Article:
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India faces antifungal drug shortage as Black Fungus cases add to COVID-19 woes

"One patient needs 60 to 100 injections (of Amphotericin B) depending on the severity of illness. With the current caseload, we need more than 1,50,000 injections," Maharashtra Health Minister Rajesh Tope said.

May 21, 2021 / 06:40 PM IST
Mucormycosis (known as black fungus), a rare life-threatening infection that’s being reported in some COVID-19 patients. (Image: News18 Creative)

Mucormycosis (known as black fungus), a rare life-threatening infection that’s being reported in some COVID-19 patients. (Image: News18 Creative)


India said on May 21 that it is working to alleviate a shortage of a medicine used to treat a rare fungal disease hitting COVID-19 patients as the healthcare system is reeling under a massive wave of coronavirus infections.

Cases of Mucormycosis, or Black Fungus, a potentially serious complication that causes blurred or double vision, chest pain, and breathing difficulties, have surged in India, mostly among COVID-19 patients.

As per media reports, at least 7,250 such cases have been found across the country as of May 19.

Pharma firms scramble to boost production of antifungal jab Amphotericin B as Black Fungus cases rise

“In this battle of ours, another new challenge of black fungus has also emerged these days,” Prime Minister Narendra Modi tweeted on May 21.

India has the second-highest tally of COVID-19 cases in the world and has been reporting around 2,50,000 infections and 4,000 deaths daily.

With Mucormycosis cases rising, Union Health Ministry said it was looking to rope in more companies to produce the antifungal drug Amphotericin B used to treat it and also increase imports.

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COVID-19 Vaccine

Frequently Asked Questions

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A vaccine works by mimicking a natural infection. A vaccine not only induces immune response to protect people from any future COVID-19 infection, but also helps quickly build herd immunity to put an end to the pandemic. Herd immunity occurs when a sufficient percentage of a population becomes immune to a disease, making the spread of disease from person to person unlikely. The good news is that SARS-CoV-2 virus has been fairly stable, which increases the viability of a vaccine.

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There are broadly four types of vaccine — one, a vaccine based on the whole virus (this could be either inactivated, or an attenuated [weakened] virus vaccine); two, a non-replicating viral vector vaccine that uses a benign virus as vector that carries the antigen of SARS-CoV; three, nucleic-acid vaccines that have genetic material like DNA and RNA of antigens like spike protein given to a person, helping human cells decode genetic material and produce the vaccine; and four, protein subunit vaccine wherein the recombinant proteins of SARS-COV-2 along with an adjuvant (booster) is given as a vaccine.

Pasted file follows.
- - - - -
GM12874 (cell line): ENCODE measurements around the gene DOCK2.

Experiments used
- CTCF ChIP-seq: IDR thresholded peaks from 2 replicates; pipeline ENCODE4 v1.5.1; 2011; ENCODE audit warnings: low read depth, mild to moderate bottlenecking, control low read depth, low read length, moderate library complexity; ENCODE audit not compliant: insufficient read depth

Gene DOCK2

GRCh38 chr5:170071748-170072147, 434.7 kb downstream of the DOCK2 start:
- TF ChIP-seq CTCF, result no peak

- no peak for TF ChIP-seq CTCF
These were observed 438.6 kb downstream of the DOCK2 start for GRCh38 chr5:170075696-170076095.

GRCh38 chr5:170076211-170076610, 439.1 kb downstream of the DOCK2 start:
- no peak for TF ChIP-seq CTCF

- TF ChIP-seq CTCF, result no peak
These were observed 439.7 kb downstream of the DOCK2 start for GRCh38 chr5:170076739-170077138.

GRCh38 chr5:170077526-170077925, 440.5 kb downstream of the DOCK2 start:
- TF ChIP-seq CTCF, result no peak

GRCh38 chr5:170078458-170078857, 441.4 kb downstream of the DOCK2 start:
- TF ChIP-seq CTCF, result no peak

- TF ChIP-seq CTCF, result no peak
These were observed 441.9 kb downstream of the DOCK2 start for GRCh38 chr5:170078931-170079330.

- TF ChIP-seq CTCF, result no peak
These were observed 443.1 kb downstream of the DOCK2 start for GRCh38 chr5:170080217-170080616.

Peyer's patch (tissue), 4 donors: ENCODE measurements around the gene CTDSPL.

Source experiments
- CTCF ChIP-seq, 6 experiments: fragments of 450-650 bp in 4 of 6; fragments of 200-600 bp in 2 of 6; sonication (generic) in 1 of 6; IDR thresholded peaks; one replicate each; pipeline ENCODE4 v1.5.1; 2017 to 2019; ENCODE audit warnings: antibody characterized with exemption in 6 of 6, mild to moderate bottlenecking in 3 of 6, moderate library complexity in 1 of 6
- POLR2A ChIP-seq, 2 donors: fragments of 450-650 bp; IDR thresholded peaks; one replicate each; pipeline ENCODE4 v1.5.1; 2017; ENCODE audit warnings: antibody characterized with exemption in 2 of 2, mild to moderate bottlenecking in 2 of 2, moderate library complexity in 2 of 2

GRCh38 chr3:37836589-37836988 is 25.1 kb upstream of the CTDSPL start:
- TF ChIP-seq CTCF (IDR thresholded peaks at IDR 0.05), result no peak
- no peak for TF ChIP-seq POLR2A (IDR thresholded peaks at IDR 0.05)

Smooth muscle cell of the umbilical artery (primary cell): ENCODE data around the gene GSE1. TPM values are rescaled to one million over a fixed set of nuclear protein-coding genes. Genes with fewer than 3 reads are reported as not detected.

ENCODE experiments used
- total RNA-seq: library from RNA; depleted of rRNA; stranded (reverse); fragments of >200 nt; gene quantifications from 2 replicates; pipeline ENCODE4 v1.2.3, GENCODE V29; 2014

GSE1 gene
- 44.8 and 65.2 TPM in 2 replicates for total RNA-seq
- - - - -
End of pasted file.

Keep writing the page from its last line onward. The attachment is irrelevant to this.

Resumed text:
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Vaccine development is a long, complex process. Unlike drugs that are given to people with a diseased, vaccines are given to healthy people and also vulnerable sections such as children, pregnant women and the elderly. So rigorous tests are compulsory. History says that the fastest time it took to develop a vaccine is five years, but it usually takes double or sometimes triple that time.

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That would lead to a nearly 250 percent increase in supply to around 570,000 vials in June, the Health Ministry said on May 21.

Some states such as Maharashtra have said that they are running low on amphotericin B as Black Fungus cases spiked and had asked federal authorities to provide more doses.

"One patient needs 60 to 100 injections (of Amphotericin B) depending on the severity of illness. With the current caseload, we need more than 1,50,000 injections," Maharashtra Health Minister Rajesh Tope said.

The western state has reported 1,500 cases of Mucormycosis so far, and 850 patients are undergoing treatment.

RURAL TESTING

Overall, India's COVID-19 infection tally stands at 26.03 million, with a death toll of 291,331, Health Ministry data showed on May 21.

The country conducted roughly two million tests on May 20, but experts have said infections and deaths could be between five to 10 times higher than official estimates as the virus spreads to the vast hinterland.

India aims to double its testing capacity to 4.5 million per day by the end of June, of which 60 percent would be through rapid antigen tests, according to the government.

As part of the effort, the state-run Indian Council of Medical Research (ICMR) this week approved home testing for COVID-19, using rapid antigen tests.

These tests, less accurate than the RT-PCR method, are advised only for symptomatic cases and immediate contacts of laboratory-confirmed positive cases, according to the Indian Council of  Medical Research (ICMR).

"In rural areas or in field-level areas, the rapid antigen test is the backbone of testing and that should be encouraged," Balram Bhargava, head of ICMR, told reporters.
Reuters
first published: May 21, 2021 06:38 pm

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